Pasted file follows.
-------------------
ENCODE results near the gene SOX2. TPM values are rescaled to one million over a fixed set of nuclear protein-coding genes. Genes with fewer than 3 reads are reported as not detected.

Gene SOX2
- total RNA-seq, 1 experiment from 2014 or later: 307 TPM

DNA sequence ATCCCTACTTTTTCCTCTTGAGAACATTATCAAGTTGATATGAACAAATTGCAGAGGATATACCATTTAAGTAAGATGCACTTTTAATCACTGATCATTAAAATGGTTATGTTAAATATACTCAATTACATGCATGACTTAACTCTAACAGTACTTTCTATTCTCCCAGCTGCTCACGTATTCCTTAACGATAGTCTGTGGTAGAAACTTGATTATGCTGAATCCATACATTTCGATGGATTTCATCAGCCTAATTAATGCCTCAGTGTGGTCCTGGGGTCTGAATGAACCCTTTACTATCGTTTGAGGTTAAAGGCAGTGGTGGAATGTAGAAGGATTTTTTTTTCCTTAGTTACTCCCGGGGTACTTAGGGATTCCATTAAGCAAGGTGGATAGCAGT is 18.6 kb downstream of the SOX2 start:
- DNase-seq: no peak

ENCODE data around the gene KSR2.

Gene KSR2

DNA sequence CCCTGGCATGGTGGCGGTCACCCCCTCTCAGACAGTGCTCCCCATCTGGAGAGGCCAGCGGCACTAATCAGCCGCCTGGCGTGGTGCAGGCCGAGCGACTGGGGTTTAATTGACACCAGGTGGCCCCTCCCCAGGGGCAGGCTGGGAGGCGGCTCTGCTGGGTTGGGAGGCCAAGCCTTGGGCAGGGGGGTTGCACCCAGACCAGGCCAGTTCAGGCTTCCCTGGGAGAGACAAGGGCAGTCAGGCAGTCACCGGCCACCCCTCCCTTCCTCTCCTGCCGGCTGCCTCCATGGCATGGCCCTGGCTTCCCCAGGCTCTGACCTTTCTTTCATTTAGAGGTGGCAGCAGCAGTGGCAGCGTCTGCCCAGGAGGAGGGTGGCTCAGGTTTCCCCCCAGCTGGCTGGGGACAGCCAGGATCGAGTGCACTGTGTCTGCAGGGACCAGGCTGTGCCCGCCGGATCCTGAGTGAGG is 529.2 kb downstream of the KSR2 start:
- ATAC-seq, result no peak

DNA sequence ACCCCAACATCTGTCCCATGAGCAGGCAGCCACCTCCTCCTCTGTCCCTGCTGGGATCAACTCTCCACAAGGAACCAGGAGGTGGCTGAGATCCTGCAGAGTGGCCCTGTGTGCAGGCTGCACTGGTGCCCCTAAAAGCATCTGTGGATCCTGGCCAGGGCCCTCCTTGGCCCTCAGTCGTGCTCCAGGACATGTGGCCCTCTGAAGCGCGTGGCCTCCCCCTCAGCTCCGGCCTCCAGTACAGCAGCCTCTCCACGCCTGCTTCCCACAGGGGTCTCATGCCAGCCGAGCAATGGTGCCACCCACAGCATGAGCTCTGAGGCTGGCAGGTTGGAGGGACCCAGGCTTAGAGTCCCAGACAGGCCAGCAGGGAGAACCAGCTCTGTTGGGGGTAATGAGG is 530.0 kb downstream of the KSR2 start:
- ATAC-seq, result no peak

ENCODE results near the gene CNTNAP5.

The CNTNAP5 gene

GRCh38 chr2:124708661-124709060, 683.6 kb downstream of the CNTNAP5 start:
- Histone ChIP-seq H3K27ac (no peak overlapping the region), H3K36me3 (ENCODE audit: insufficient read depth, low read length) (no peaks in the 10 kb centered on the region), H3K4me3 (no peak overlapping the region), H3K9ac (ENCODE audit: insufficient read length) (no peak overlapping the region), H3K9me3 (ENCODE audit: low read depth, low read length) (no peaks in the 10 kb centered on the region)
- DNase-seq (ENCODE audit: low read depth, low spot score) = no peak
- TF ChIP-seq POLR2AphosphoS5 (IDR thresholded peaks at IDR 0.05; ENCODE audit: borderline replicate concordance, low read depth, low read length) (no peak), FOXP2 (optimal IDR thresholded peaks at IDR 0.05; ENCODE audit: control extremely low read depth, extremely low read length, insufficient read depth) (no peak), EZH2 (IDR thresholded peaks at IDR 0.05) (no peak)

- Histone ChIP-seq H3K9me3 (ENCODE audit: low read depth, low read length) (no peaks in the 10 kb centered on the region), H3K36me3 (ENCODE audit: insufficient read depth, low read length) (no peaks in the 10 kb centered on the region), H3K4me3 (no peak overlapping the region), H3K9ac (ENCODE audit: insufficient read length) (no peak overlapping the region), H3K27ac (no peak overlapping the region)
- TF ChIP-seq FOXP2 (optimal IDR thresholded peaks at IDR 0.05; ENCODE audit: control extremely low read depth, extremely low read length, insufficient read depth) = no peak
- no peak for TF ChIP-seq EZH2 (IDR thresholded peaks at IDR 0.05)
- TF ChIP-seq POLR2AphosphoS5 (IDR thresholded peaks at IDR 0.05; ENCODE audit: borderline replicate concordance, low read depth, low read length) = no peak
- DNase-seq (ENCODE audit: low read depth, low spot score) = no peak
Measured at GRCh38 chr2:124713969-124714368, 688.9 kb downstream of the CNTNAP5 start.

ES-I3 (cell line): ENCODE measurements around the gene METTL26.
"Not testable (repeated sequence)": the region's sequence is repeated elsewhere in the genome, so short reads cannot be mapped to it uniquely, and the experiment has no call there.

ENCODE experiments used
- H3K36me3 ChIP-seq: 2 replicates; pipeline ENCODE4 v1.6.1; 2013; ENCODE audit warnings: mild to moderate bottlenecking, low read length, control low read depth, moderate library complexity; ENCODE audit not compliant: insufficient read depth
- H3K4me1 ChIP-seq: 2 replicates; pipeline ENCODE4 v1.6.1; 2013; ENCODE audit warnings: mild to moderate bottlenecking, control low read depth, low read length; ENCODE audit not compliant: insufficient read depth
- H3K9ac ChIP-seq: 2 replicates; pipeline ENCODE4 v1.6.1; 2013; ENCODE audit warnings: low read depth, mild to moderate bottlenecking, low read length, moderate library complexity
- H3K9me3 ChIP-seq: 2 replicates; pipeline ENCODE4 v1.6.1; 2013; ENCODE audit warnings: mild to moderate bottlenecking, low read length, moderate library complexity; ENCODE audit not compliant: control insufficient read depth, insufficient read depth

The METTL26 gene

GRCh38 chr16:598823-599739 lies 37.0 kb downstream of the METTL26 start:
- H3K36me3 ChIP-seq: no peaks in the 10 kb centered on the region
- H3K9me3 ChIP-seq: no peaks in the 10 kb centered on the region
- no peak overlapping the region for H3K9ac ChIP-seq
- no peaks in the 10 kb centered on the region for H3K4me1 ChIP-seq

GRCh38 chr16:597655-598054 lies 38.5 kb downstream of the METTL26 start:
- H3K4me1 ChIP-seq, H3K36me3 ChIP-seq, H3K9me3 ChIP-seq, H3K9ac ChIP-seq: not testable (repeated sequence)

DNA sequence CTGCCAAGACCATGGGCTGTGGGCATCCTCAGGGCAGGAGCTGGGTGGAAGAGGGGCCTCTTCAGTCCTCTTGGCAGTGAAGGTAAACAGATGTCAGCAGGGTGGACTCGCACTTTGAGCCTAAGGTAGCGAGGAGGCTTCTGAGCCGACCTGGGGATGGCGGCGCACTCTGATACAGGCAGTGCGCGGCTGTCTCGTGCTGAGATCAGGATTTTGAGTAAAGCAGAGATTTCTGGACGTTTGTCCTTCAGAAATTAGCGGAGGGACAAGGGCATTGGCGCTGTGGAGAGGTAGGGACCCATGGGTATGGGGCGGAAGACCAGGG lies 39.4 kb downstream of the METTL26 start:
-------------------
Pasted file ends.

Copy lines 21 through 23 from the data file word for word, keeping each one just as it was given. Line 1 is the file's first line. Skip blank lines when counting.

- TF ChIP-seq POLR2AphosphoS5 (IDR thresholded peaks at IDR 0.05; ENCODE audit: borderline replicate concordance, low read depth, low read length) = no peak
- DNase-seq (ENCODE audit: low read depth, low spot score) = no peak
Measured at GRCh38 chr2:124713969-124714368, 688.9 kb downstream of the CNTNAP5 start.